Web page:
I kept riding on and now I was starting to put down some miles. Passing Galvanic’s auto on M55 gave me some throwback. I had sold a few cars in auction to them years ago when I was a teen. Then going on some of the dirt roads just south of there where I played rally at night with an old beat up pickup truck. An; still more climbing.

60.

I stopped for a bit and got the picture above of my bike. The mosquitoes were starting to get bad in the shade around this point. It was around noon or 1 in the afternoon.  I don’t really remember. In a race like that; time of the day doesn’t matter as much as time in race. I checked Facebook for any updates posted on the race. The leaders were already over 100 in. I got back on my bike and kept going. Now the climbs would settle down and the miles would pass even faster. I was running a moving average of just under 12mph. My elapsed speed was around 10mph.

100.

I’ll be honest, I don’t remember much between 60 and 100. I know at I stopped at a gas station at 83 for some Gatorade and Jerky. My Protein bars weren’t sounding so good at this point. I was following my turn-by-turn on the Garmin and just riding. I was getting a little tired with climbing and the high gearing on my bike with a road triple crankset; plus, that 60 pounds. I knew I stopped at about 93 and found a nice spot for a 20-minute nap in the afternoon air. I haven’t done that in years while out riding a bike and it felt so refreshing. The First 100 was almost 5,000ft of Climbing according to my Garmin and Strava.  I do Remember stopping to take a Picture of the Sign in Bristol. My parents had a house not far away near Leroy. I sent the Picture to them saying “Guess where I’m at”? I figured that would also be a good way to check in with them that I’m ok and still going.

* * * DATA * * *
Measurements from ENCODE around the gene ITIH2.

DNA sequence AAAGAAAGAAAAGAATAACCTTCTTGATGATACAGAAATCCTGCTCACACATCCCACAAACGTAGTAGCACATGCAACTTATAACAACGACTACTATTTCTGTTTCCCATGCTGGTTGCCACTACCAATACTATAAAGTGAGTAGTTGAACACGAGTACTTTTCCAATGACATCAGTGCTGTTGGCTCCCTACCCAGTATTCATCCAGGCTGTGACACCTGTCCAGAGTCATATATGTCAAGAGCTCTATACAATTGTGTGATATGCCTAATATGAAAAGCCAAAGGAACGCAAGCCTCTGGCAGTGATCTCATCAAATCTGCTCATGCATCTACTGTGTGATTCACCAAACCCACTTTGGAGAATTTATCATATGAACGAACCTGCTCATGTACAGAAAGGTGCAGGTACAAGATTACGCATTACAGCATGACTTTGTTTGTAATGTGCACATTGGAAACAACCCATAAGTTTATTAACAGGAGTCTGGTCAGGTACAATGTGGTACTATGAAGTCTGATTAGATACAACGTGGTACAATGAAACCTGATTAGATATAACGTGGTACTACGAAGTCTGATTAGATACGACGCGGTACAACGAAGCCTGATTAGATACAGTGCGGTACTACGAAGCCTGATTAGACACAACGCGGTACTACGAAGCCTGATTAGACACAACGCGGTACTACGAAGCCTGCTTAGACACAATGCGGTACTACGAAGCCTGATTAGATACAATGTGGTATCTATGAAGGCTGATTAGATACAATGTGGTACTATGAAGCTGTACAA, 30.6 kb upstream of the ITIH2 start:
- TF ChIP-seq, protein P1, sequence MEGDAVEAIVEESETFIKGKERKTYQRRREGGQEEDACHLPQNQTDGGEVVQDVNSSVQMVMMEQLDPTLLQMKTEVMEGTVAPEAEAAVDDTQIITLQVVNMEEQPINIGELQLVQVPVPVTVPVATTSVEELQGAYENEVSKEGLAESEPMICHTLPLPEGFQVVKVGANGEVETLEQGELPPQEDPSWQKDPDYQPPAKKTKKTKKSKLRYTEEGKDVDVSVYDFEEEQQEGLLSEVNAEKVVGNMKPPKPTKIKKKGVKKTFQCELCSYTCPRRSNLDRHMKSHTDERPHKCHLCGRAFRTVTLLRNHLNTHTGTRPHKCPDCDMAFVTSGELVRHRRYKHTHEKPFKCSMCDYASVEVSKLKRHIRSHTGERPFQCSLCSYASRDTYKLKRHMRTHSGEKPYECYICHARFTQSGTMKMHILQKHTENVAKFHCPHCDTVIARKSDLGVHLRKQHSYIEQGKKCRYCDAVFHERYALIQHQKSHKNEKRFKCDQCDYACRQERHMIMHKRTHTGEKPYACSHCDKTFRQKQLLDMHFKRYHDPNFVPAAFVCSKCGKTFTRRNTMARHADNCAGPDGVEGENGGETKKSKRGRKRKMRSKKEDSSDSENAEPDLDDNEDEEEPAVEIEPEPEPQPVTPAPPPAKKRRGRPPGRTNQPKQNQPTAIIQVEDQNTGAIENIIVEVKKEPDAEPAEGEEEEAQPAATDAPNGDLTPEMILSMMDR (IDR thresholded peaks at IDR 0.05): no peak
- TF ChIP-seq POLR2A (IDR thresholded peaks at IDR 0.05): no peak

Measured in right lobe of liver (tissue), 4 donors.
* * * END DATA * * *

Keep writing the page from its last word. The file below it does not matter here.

127.

At this point; fatigue really was starting to settle in. I was in uncharted territory both in what I could do and the fact that I didn’t have a clue where I was at or in what town. I just now looked it up on Strava. I was in Wellston. I was low on water after last filling up at the first checkpoint. I stopped at a gas station and with that; I will always remember that place as where the Monster Incident happened.